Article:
USPS sees $2B loss for quarter, but DeJoy says agency’s best days still ‘in the future’

USPS reported a $2.1 billion net loss for the first quarter of fiscal 2024 — more than double its $1 billion net loss for the same period last year.

The Postal Service reported a $2.1 billion net loss for the first quarter of fiscal 2024 — more than double its $1 billion net loss for the same period last year.

The first quarter accounts for the agency’s busy year-end holiday season. USPS ended last year with a $6.5 billion net loss, and expects to end this year with similar results.

Postmaster General Louis DeJoy, however, told the USPS Board of Governors on Thursday that, surveying nationwide changes to the agency’s delivery network, “I grow more confident in our ability to deliver to the nation a Postal Service whose best days are in the future.”

“We are in a race to a finish line that changes our financial and service trajectory before we run out of cash and require other means of funding,” DeJoy said at the meeting.

Despite the first-quarter results, DeJoy focused on USPS growth in its package business — a key feature for revenue growth under the agency’s 10-year reform plan.

USPS, he added, is planning to roll out same-day and next-day shipping offerings “in the near future that will change the way you look at delivery and the way you look at the United States Postal Service.”

USPS saw a $240 million, or 2.7%, increase in package revenue this quarter, and delivered 98 million more packages —a 5.1% increase — compared to the same quarter last year.

USPS delivered a higher volume of packages while cutting 8 million work hours — one of the agency’s largest quarterly reductions in work hours in the last decade, according to Chief Financial Officer Joe Corbett.

“There’s still a lot of work we need to complete to become a long-term, self-sustaining entity,” Corbett said.

USPS saw $21.6 billion in total revenue in the first quarter — a 0.5% increase compared to the same period the year prior.

Meanwhile, the agency saw its total operating expenses grow to $23.8 billion for the quarter, an increase of nearly 5%.

DeJoy and USPS executives attributed the quarterly loss to costs beyond the agency’s control — chief among them, higher inflation and contributions to the Civil Service Retirement System.

USPS argues it’s overpaid into the CSRS fund for decades,  and is calling on the Biden administration and Congress for an adjustment in what it pays into the fund.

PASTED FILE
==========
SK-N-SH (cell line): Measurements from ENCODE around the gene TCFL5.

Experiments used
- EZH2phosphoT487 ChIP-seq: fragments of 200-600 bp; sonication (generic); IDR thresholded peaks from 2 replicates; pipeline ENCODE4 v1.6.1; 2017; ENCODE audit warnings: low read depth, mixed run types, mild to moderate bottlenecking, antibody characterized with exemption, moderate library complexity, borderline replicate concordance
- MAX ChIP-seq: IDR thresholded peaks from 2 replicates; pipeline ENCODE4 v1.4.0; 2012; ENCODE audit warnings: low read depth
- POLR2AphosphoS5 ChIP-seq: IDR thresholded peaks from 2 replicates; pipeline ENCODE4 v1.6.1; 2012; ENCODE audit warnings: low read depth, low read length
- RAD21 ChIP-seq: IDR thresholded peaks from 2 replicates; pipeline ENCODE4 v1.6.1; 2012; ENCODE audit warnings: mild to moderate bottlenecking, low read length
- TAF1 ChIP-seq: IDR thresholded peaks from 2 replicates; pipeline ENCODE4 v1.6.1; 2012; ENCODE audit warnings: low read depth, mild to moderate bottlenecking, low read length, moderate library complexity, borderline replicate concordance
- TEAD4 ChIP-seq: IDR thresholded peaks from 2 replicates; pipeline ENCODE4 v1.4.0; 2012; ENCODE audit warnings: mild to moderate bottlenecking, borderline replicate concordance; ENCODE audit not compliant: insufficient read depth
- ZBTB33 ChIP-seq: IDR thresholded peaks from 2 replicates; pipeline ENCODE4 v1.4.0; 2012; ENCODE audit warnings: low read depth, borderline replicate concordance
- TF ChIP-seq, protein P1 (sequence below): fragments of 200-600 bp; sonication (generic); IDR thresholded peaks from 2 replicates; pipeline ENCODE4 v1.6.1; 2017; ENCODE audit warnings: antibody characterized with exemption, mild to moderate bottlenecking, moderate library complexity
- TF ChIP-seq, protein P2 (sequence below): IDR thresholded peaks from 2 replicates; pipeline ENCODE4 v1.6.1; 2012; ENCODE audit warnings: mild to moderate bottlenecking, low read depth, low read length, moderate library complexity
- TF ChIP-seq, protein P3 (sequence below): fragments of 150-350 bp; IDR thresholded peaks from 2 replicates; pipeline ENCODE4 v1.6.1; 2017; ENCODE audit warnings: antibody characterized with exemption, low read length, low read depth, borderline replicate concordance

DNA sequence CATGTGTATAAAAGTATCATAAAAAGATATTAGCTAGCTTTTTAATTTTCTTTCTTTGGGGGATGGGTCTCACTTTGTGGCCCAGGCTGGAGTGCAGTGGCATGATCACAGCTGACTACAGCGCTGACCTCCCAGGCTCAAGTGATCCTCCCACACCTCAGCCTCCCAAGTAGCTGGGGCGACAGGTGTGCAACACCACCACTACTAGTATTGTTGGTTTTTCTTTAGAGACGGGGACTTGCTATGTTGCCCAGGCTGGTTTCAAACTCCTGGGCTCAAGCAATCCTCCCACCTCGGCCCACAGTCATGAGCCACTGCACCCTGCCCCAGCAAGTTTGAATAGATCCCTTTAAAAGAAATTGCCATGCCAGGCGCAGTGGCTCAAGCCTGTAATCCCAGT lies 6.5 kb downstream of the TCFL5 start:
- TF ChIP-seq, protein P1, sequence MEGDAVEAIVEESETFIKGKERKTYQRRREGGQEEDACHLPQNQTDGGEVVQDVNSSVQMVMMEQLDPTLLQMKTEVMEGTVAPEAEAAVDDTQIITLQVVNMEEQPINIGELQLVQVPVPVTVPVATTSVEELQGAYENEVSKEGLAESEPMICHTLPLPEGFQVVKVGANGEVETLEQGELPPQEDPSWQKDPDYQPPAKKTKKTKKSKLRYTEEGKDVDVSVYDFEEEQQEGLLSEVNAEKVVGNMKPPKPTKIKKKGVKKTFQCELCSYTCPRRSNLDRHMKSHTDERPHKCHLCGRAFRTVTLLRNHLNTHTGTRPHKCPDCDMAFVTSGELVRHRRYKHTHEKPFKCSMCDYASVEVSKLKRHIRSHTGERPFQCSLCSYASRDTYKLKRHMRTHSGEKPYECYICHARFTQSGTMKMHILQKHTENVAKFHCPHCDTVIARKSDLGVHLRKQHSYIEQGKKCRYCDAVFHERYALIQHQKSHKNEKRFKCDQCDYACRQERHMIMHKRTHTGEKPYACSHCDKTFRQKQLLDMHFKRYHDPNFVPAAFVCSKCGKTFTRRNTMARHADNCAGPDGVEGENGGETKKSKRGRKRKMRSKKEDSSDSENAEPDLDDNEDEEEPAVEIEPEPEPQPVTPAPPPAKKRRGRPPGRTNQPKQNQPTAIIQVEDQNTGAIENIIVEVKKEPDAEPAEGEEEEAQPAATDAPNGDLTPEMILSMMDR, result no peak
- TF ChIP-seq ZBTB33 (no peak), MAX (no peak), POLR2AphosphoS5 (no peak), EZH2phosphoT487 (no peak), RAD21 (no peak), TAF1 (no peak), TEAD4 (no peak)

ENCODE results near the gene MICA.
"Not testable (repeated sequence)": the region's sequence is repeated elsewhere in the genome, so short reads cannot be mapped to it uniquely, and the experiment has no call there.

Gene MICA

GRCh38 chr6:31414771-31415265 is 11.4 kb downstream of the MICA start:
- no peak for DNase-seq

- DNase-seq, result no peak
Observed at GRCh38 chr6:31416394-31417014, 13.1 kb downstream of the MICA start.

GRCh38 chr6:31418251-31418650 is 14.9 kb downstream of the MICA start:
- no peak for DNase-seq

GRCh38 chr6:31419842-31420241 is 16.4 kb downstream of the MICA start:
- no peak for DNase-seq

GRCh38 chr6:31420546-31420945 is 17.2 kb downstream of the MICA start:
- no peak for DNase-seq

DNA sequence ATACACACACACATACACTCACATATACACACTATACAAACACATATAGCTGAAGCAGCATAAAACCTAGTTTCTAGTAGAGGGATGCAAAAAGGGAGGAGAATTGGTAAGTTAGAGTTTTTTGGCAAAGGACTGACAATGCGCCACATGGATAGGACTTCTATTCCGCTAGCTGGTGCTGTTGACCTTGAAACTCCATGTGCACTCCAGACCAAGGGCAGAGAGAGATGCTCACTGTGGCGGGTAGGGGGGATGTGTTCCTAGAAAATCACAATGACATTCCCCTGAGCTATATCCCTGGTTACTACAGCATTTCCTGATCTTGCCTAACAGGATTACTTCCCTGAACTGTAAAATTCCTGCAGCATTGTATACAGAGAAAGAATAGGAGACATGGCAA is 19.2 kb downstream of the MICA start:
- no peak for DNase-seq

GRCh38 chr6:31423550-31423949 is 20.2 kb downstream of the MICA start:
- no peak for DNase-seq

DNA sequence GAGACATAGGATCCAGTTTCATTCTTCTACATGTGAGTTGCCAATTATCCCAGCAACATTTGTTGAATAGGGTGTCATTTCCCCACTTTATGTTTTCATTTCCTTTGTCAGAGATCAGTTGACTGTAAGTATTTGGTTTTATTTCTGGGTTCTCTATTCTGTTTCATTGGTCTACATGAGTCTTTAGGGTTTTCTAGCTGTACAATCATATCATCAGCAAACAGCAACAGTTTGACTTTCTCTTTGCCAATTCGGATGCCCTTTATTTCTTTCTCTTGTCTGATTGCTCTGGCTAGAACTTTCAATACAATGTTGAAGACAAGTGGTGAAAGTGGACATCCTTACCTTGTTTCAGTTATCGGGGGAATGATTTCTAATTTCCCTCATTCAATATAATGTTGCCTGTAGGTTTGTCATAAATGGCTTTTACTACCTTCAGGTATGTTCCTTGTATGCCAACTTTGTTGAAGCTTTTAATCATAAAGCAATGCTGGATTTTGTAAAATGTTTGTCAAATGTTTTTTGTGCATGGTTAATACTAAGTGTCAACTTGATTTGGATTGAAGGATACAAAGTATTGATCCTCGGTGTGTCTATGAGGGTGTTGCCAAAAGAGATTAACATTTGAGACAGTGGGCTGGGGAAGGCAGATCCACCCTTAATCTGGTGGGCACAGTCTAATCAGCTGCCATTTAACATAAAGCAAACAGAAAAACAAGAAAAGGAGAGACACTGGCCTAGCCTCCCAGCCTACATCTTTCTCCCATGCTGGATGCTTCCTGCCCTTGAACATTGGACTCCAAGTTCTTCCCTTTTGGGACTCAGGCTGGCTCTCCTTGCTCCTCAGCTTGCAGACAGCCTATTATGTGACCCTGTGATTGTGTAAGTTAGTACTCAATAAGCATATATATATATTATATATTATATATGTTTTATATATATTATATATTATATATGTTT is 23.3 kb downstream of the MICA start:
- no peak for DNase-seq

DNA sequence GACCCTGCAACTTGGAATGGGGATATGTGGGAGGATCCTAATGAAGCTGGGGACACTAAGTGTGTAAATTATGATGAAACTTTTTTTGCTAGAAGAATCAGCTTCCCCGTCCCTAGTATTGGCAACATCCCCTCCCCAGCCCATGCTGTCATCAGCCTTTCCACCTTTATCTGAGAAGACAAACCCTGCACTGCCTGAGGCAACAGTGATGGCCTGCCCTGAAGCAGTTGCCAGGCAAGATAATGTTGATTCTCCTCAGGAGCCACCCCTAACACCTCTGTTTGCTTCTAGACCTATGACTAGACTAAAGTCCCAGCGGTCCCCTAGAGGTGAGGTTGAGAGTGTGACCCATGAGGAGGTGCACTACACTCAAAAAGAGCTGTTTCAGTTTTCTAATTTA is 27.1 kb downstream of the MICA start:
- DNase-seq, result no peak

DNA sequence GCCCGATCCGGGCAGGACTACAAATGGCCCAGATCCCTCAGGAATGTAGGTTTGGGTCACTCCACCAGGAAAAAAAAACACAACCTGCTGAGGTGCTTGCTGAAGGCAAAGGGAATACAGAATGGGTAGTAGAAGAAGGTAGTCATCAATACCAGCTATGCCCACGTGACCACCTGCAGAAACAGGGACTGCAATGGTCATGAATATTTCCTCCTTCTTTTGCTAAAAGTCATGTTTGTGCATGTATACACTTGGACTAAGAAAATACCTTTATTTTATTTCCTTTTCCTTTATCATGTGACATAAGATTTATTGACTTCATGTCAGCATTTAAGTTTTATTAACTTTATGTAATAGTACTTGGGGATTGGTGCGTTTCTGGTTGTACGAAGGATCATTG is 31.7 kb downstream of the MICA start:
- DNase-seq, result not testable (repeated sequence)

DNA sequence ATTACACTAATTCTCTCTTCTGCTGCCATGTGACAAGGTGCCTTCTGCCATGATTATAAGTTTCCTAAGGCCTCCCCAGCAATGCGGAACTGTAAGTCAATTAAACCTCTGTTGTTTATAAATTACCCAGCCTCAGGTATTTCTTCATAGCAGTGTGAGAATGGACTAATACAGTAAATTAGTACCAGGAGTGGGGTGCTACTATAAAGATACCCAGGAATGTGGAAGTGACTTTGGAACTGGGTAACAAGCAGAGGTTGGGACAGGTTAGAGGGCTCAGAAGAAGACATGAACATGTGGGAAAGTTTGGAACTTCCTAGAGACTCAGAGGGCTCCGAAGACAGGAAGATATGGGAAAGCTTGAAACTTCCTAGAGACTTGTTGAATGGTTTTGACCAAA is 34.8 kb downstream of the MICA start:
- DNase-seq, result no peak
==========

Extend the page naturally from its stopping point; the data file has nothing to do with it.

The Office of Personnel Management is responsible for administering CSRS benefits for USPS employees, and calculates what USPS must contribute every year.

USPS cut transportation costs by about $489 million this quarter, shifting the focus away from air shipping contractors for delivery of mail and packages, moving instead to its ground transportation network of trucks.

“During this peak season, we took necessary operating risks to deliver an increased volume while incurring less costs,” DeJoy said, including minimizing peak season staffing.

USPS only hired 10,000 seasonal employees nationwide for the recent peak season. The agency started to significantly taper its seasonal hiring in 2022, when it brought 20,000 temporary hires on board.

The agency, however, grew its career workforce to 529,000 employees in December 2023. That’s an increase of 11,500 employees, a more than 2% growth in its career ranks, compared to 2022.

Since January 2021, USPS has converted 150,000 employees from pre-career to career status, with better wages and benefits. The agency sees a much lower rate of turnover for its career workforce.

DeJoy said 98% of American households are getting their mail and packages within three days, and that more than half of USPS mail and package products were delivered a day in advance of their service standards.

“I do realize that individual communities do not view our performance at a national level,” he added, noting some delays at the local and regional level.

“Change is never easy, even when it’s for the better. Complications may occur, so we plan to proactively communicate often and early with our employees, customers and relevant stakeholders. To those in the nation that are affected by our intermittent service impacts, we apologize, and we’re working hard to improve our service,” he added.

Looking ahead, DeJoy said USPS is “aggressively” opening Sorting & Delivery Centers across the country, and plans to open 40 new S&DCs later this year.

S&DCs are large facilities that consolidate the operations of letter carriers and mail handlers under one roof.

USPS saw a 2.6% increase in first-class mail, despite a 5.6% decrease in mail volume compared to the same quarter last year. The agency raised mail prices last January and has been setting higher rates for its monopoly mail products each January and July for the past few years.

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